New Internationalist

In pursuit of the Good Life

Issue 093

Seven million people crowd into Jakata, the Indonesian capital. But, says Susan Abeyasekere, as far as the planners are concerned, they might as well not be there.

Photo: Susan Abeyasekere
Scavengers can make good pickings among the rubbish of Jakarta's elite. Photo: Susan Abeyasekere

During Indonesia’s ‘Revolution of National Independence’ from 1945 to 1949, and for sometime afterward, Indonesians fondly called their leaders bung or brothers. President Sukarno was popularly known as Bung Karno. It is a sign of the times that Indonesia’s leaders are now respectfully referred to as pak or father: the nation’s elite have drifted away from the people,whom they prefer to maintain in a condition referred to as’the floating mass’, an ignorant majority detached from politics.

Mochtar Lubis, Indonesia’s best-known journalist, observes acidly that Indonesia’s upper crust have learned to wear clothes by Parisian tailors and shoes from Rome, take vacations in Nice, Mexico and Switzerland, drive Mercedes or Cadillacs, and play golf. And inevitably they live in Jakarta, the capital which embodies their dream for Indonesia’s future.

Jakarta presents a fine front to the world. Thanks to extensive construction over the past 10 years, the city’s privileged can now drive with self-satisfied pride along modern highways complete with neat median strips past serried ranks of multi-storey hotels, banks and office blocks to golf links and amusement parks. Or they can indulge in the latest craze of disco dancing for a mere $25 entrance fee. That this is peanuts for some is indicated by the recent disclosure that the right-hand man of the former head of the state oil corporation when he died, left $25 million in just one of his overseas bank accounts.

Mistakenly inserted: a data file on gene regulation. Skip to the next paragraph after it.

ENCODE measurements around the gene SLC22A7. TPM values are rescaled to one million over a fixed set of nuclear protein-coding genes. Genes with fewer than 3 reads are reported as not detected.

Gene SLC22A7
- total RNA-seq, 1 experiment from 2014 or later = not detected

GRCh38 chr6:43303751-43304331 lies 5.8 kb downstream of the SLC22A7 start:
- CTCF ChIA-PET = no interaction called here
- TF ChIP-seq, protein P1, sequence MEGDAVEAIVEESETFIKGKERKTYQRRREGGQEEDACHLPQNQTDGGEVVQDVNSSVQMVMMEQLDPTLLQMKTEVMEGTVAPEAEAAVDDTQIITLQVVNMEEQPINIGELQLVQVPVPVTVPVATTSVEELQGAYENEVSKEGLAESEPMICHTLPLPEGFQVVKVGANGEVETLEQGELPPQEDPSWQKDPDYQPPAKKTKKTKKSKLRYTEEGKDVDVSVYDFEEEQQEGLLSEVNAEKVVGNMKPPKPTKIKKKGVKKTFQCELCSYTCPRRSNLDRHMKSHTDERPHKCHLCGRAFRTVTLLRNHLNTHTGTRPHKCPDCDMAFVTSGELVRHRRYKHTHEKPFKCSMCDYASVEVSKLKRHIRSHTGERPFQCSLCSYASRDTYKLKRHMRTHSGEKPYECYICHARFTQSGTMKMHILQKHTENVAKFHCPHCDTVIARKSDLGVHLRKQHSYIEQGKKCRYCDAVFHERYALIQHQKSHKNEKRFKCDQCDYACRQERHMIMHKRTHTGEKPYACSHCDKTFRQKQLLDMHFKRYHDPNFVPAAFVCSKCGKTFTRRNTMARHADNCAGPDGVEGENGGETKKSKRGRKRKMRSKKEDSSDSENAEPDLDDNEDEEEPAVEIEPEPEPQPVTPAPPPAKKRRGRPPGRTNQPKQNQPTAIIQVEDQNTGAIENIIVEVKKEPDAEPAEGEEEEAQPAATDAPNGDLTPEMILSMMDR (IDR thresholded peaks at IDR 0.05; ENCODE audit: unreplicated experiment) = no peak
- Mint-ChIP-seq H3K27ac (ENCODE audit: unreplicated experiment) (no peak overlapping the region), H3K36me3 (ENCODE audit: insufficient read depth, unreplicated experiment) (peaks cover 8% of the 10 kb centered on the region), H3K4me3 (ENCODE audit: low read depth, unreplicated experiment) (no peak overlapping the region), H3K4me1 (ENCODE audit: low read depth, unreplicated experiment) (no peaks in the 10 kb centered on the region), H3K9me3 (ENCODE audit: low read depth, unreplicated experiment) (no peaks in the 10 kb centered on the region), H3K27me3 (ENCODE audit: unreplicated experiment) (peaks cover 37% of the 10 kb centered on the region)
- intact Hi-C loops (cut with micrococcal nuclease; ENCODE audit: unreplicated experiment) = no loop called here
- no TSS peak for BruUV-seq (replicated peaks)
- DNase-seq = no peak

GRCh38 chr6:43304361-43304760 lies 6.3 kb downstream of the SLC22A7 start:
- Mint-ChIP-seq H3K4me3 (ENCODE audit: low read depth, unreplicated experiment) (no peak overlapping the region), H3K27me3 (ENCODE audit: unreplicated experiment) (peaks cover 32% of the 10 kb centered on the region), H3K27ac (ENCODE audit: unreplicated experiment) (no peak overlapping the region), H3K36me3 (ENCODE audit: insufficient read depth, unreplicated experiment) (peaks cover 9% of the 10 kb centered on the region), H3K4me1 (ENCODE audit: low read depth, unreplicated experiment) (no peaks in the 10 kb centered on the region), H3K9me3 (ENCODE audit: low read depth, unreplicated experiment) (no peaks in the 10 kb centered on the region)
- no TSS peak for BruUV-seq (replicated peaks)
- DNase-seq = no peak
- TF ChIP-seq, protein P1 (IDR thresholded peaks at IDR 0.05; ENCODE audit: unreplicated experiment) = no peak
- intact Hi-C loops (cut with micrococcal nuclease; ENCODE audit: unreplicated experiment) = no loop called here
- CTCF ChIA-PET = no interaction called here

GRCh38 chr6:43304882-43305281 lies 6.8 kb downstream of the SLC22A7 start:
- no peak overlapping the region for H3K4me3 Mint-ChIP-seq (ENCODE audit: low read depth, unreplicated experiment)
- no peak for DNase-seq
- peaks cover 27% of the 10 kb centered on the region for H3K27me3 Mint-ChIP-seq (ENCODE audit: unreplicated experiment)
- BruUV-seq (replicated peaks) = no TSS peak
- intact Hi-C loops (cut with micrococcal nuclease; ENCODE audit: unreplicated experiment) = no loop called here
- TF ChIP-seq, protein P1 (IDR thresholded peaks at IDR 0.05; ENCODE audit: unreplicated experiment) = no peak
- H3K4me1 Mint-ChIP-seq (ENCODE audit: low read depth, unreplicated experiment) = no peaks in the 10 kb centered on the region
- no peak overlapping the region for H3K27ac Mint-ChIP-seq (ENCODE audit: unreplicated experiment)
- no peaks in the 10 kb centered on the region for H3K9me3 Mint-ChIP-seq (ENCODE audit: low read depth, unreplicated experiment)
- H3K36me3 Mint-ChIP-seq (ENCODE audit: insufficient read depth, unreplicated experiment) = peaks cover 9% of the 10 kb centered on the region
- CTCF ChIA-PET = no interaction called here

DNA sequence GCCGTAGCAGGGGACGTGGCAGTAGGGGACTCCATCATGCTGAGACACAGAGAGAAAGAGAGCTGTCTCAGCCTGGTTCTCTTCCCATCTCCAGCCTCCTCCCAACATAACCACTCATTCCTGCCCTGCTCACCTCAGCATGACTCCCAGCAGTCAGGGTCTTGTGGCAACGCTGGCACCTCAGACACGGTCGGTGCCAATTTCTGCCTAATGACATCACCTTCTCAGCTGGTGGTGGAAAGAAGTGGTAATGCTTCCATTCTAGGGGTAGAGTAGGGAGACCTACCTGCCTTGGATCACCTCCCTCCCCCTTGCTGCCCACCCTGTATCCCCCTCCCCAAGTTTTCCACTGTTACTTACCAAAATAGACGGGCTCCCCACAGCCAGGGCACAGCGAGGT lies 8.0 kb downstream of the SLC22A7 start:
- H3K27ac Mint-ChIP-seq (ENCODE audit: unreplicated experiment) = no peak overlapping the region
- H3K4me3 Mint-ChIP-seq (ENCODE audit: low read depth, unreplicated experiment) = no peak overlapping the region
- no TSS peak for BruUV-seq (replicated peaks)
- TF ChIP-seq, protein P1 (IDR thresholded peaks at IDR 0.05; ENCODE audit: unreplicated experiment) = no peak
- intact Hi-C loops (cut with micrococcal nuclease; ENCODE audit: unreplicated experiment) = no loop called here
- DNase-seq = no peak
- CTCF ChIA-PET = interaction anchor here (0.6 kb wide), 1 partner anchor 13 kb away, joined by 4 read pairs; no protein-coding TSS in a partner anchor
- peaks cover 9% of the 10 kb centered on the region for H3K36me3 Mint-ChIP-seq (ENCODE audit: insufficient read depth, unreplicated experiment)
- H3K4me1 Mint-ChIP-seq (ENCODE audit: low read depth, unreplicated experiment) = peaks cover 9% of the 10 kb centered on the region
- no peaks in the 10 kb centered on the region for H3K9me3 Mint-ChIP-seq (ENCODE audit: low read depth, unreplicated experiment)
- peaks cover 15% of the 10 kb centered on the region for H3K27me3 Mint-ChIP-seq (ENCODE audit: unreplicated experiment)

But the facade is wafer thin. Even the prestige road of the city, Jalan Thamrin, has some embarrassing gaps between the multi­storey buildings where fences barely conceal huddles of tightly packed squatter shanties.

Jakarta has been swamped by immigrants. From a pre-war population of about half-a­million, it now has more than seven million. The city simply cannot cope with its people. If the city’s cream is defined as the eight per cent of households earning more than $160 a month, then they live in a different world from the 50 per cent of households which earn less than $50 a month.

Facts like these expose the inappropriate­ness of the Jakarta leadership’s economic policy for Indonesia as a whole. If that policy of development through foreign investment is to succeed anywhere it should be in Jakarta.

When Jakarta’s New Order government came to power in 1966, it proceeded to channel almost a third of the nation’s domestic invest­ment into the capital.

Neglect of the countryside in favour of foreign investment in extractive industries and Jakarta-based manufacturing and construction has proved disastrous on the island of Java with its rural-based population of 90 million. Since there is not enough land to support them, millions of poor, unskilled people have flooded into the big cities.

Yet Jakarta’s affluent persist in believing that the capital is their city, to be developed in ways which will serve only their needs. This is justified on the grounds that the poor cannot afford to pay for facilities, even basic ones like pure drinking water. Less than 15 per cent of the city’s houses have mains water, and people in those houses pay several times less than those who buy it from street-sellers (necessary in many areas where well water is polluted).